- pleasure or delight.
- desire; inclination; wish.
verb (used without object)
Origin of lust
Examples from the Web for lusting
He had given away for one red moment to the leaping, lusting urge to smash the world.Gladiator|Philip Wylie
And Colonel Ward went back to watch the digging, angry, lusting, and disheartened.The Skipper and the Skipped|Holman Day
Such was the reward of their concupiscence, which Paul here aptly explains as "lusting after evil things."Epistle Sermons, Vol. III|Martin Luther
"I have never had the modern madness of lusting for gold; that is all," he told her.Daughter of the Sun|Jackson Gregory
Has not the Scripture something upon "the lusting after a woman" being no less criminal than the crime?Life of Lord Byron, Vol. 6 (of 6)|Thomas Moore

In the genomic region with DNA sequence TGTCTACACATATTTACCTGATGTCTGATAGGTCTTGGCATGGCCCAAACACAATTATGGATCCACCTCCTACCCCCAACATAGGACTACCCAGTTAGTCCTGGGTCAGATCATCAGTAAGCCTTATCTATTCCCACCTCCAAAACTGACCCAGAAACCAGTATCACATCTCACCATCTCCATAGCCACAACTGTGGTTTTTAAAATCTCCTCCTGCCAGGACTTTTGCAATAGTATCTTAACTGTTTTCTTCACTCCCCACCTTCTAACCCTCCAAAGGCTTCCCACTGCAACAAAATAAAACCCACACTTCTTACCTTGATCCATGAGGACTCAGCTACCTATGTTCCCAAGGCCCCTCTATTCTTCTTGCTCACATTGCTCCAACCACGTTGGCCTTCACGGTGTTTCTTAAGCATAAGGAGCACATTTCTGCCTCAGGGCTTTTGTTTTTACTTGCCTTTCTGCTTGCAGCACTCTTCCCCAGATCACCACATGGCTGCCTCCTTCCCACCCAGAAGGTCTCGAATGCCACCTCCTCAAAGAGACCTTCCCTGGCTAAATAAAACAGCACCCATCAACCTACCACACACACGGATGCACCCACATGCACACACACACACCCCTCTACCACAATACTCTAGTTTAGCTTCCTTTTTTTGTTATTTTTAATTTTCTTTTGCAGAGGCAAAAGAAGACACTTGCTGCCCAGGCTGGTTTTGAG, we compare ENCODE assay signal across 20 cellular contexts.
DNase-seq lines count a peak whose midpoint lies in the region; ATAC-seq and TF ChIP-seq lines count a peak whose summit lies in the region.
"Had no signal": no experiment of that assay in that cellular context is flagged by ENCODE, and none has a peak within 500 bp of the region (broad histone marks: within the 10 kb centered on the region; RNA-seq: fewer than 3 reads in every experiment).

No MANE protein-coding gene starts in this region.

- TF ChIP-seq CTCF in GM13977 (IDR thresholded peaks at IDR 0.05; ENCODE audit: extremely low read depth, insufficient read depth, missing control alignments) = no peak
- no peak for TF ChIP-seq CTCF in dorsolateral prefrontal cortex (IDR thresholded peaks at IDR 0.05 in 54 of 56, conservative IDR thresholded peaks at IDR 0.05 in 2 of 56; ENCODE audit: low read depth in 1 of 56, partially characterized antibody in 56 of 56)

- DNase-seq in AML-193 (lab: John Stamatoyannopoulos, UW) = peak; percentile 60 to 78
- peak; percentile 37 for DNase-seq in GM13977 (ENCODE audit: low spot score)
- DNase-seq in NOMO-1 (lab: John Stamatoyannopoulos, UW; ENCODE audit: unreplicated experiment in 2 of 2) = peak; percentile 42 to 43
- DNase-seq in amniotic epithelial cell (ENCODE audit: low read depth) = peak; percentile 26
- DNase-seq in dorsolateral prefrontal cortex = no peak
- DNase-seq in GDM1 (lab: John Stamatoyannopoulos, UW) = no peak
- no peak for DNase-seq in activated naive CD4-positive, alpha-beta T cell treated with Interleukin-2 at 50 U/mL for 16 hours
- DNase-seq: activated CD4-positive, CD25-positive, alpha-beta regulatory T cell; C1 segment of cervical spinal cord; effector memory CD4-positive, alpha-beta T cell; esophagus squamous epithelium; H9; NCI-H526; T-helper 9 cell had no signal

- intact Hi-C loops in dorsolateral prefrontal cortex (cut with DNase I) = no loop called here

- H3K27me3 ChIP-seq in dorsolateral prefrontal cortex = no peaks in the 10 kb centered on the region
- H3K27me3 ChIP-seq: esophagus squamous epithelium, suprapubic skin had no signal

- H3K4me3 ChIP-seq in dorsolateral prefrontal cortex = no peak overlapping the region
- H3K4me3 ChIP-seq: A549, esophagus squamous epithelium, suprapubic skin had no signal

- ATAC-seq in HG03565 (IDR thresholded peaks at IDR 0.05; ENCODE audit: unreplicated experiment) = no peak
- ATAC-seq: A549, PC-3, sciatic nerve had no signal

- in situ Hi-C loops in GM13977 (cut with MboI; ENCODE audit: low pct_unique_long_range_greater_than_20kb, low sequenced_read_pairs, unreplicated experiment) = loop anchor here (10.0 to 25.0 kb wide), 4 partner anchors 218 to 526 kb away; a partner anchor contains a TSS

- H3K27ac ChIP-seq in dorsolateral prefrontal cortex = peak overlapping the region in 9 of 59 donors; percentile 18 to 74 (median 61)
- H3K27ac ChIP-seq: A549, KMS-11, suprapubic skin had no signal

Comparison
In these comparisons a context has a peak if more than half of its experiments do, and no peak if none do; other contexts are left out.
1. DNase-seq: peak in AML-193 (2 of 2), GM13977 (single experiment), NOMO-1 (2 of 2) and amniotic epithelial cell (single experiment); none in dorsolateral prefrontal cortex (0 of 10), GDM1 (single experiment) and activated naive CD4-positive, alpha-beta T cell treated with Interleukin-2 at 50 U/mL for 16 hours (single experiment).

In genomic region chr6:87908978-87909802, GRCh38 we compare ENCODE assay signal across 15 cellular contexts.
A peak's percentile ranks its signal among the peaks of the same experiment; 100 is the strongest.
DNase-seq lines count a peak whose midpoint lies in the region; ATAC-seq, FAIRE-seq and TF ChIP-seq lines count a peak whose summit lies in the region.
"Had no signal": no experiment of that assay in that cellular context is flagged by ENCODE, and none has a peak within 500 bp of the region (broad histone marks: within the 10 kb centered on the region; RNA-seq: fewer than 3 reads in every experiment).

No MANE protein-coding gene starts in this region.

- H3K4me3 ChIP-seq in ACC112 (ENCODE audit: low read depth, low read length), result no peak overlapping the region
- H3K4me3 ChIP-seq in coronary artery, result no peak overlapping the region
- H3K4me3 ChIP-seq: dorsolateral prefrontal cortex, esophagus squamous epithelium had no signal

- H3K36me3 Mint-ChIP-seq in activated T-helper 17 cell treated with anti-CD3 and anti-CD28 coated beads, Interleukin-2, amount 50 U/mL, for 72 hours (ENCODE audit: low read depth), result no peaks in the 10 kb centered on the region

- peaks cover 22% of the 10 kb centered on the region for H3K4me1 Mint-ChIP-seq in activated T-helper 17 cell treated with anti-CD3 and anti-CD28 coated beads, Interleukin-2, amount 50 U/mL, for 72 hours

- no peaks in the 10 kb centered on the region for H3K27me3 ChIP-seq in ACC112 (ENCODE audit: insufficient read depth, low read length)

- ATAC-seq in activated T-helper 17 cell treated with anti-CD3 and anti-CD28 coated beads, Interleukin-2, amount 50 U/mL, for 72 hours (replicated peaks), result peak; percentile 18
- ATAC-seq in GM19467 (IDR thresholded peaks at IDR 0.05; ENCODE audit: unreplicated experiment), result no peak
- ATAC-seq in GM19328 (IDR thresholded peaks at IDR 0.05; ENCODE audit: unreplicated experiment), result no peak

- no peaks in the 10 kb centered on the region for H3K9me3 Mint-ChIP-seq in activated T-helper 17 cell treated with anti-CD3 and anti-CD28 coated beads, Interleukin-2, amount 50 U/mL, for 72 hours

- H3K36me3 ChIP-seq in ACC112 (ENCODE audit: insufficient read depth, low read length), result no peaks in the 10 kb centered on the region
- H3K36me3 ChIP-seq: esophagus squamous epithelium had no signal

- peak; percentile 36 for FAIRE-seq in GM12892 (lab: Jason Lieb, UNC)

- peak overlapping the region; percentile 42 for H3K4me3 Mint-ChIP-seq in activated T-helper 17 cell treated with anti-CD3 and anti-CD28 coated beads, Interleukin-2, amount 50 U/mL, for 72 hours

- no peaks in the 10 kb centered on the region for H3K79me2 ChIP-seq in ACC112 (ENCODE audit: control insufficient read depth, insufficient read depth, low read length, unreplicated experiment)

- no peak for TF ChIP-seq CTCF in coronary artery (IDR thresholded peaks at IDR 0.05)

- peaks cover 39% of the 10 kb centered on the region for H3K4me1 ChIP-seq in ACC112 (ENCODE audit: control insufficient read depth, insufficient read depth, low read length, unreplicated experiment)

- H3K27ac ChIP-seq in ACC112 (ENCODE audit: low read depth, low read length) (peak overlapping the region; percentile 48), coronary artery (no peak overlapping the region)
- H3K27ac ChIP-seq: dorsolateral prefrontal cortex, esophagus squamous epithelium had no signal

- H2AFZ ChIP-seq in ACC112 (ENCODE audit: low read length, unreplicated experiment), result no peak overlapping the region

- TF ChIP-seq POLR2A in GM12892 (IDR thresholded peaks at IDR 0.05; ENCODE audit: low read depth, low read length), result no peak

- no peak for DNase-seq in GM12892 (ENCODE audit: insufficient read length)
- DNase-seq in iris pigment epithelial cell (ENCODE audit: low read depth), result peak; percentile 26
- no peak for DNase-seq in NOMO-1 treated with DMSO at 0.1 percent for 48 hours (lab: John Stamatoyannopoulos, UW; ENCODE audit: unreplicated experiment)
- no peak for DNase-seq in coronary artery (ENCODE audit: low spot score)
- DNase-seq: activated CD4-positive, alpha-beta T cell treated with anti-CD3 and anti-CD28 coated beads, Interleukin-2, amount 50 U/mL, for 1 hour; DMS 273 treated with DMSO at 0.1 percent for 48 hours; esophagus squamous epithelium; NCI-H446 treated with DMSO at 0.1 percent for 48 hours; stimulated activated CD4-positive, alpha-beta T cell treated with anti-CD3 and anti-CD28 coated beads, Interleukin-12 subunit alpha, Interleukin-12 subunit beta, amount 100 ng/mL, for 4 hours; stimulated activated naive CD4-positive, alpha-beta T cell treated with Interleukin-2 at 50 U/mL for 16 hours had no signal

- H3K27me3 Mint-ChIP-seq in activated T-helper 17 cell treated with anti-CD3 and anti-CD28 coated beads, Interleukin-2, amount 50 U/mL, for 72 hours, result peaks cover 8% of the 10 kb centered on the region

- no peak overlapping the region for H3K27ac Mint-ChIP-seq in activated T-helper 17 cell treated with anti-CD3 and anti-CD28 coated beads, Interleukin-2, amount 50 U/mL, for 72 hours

Word Origin for lust
Old English lust "desire, appetite, pleasure," from Proto-Germanic *lustuz (cf. Old Saxon, Old Frisian, Dutch, German lust, Old Norse lyst, Gothic lustus "pleasure, desire, lust"), from PIE *las- "to be eager, wanton, or unruly" (cf. Latin lascivus "wanton, playful, lustful;" see lascivious).
In Middle English, "any source of pleasure or delight," also "an appetite," also "a liking for a person," also "fertility" (of soil). Sense of "sinful sexual desire, degrading animal passion" (now the main meaning) developed in late Old English from the word's use in Bible translations (e.g. lusts of the flesh to render Latin concupiscentia carnis [I John ii:16]); the cognate words in other Germanic languages tend still to mean simply "pleasure."
c.1200, "to wish, to desire," from lust (n.) and Old English lystan (see list (v.4)). Sense of "to have a strong sexual desire (for or after)" is first attested 1520s in biblical use. Related: Lusted; lusting.